A question for second language speakers...

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    Aug 28, 2012 2:16 AM GMT
    JR_RJ said
    bischero saidFantastic topic! icon_biggrin.gif

    When I switch over to Italian, my tone completely changes. As for my personality... I don't think it changes that much. I sing-talk a lot more with Italian than I do with English. xD

    I'd love to misunderstand everything you're saying to me!



    Oh JR, forse una giornata avrai la capacità di capirmi quando ti parlo in italiano. icon_razz.gif
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    Aug 28, 2012 2:18 AM GMT
    Hmm hardly, although with Japanese it might be more noticeable but that's because the language itself is pretty composed, and I usually carefully structure sentences in that. Otherwise, I love to mix them icon_evil.gif like when talking to people who know Polish and English. It's the most fun.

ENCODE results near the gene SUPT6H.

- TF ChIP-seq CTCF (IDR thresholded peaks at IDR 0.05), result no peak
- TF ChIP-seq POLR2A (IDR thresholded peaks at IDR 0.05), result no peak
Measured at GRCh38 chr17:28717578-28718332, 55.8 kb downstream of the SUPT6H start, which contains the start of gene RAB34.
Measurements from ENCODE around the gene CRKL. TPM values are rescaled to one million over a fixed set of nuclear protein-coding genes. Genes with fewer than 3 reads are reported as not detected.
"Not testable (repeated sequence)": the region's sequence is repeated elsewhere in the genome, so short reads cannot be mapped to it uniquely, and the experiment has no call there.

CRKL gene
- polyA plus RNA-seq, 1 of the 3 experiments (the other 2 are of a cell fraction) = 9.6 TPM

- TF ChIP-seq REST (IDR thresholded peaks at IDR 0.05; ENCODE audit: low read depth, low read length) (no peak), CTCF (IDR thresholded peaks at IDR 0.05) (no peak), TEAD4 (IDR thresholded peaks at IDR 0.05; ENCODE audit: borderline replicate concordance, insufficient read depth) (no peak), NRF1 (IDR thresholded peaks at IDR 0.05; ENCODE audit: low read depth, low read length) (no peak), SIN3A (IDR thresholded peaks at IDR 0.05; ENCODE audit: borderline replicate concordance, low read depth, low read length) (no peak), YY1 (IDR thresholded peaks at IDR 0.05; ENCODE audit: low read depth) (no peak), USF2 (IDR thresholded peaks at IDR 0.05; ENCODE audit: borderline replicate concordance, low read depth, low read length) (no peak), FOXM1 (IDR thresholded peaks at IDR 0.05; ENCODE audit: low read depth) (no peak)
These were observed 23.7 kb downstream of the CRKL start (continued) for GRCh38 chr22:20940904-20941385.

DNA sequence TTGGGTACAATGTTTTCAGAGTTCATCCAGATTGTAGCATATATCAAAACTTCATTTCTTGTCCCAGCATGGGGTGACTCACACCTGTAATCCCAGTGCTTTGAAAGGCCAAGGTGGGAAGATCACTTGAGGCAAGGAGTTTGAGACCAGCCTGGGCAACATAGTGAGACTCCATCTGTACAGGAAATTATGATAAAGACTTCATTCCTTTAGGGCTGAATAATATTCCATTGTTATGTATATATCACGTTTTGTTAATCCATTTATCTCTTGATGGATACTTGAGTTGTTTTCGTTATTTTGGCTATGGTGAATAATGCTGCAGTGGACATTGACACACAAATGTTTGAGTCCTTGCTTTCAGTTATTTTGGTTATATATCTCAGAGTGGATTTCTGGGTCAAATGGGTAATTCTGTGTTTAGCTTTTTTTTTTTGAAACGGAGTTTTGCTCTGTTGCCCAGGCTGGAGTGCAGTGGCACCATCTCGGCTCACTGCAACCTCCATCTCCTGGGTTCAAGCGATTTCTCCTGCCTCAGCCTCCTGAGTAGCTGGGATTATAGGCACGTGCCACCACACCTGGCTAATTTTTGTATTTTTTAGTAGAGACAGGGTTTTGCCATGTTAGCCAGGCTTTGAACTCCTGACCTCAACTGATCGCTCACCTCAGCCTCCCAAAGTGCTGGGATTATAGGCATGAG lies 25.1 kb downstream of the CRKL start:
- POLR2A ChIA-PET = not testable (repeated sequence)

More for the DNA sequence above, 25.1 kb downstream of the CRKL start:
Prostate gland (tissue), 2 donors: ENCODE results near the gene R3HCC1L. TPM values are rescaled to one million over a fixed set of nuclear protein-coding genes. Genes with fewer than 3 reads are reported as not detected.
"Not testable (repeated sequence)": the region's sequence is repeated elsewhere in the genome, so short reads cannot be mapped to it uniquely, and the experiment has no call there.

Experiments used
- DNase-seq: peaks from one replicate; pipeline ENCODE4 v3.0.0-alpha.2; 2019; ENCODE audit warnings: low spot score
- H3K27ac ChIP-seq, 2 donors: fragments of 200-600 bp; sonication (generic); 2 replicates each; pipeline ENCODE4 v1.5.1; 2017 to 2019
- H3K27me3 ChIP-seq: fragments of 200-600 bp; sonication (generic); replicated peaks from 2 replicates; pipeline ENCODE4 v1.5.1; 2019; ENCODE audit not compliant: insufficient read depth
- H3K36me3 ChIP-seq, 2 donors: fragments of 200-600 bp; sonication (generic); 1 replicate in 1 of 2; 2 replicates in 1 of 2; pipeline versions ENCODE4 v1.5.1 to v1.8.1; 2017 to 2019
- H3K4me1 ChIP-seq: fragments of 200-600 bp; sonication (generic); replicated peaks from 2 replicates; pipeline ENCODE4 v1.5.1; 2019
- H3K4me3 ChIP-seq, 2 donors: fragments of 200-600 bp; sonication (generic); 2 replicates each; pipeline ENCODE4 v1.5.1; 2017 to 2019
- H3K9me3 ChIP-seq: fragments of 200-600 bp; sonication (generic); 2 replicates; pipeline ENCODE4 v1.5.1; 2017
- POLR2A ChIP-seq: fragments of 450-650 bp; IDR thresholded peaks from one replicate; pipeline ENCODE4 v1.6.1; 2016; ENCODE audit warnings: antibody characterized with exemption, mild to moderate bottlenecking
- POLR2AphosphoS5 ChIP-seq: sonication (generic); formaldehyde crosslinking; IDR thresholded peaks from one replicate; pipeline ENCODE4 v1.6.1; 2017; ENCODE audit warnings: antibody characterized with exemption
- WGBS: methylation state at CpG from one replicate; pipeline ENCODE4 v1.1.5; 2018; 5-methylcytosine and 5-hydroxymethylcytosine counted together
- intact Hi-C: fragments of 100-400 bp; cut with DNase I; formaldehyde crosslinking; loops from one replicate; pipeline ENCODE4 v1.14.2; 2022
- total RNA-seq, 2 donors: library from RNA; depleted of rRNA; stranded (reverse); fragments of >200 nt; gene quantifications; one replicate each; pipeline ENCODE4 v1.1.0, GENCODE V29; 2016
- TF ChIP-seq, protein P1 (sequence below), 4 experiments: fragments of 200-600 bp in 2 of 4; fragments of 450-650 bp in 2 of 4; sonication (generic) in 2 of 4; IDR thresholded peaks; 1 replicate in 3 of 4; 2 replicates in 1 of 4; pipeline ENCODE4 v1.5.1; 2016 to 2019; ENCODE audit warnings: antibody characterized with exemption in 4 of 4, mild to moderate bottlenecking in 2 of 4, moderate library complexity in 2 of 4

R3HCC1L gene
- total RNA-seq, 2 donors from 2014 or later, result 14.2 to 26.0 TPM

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    Aug 28, 2012 2:25 AM GMT
    Great topic. I was thinking about this a while back and realized that in order to be fluent in another language, you sort of have to have another persona. I think that is why some people can be more fluent quicker when they realize this.
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    Aug 28, 2012 2:34 AM GMT
    When I'm talking with my Russian friends, I tend to stop at a random place, lightly suck my teeth, and let out a short breath, and continue talking, all in quick procession. I also don't open my mouth as wide when speaking Russian as I do when speaking English and I'm a lot more "formal".
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    Aug 28, 2012 2:50 AM GMT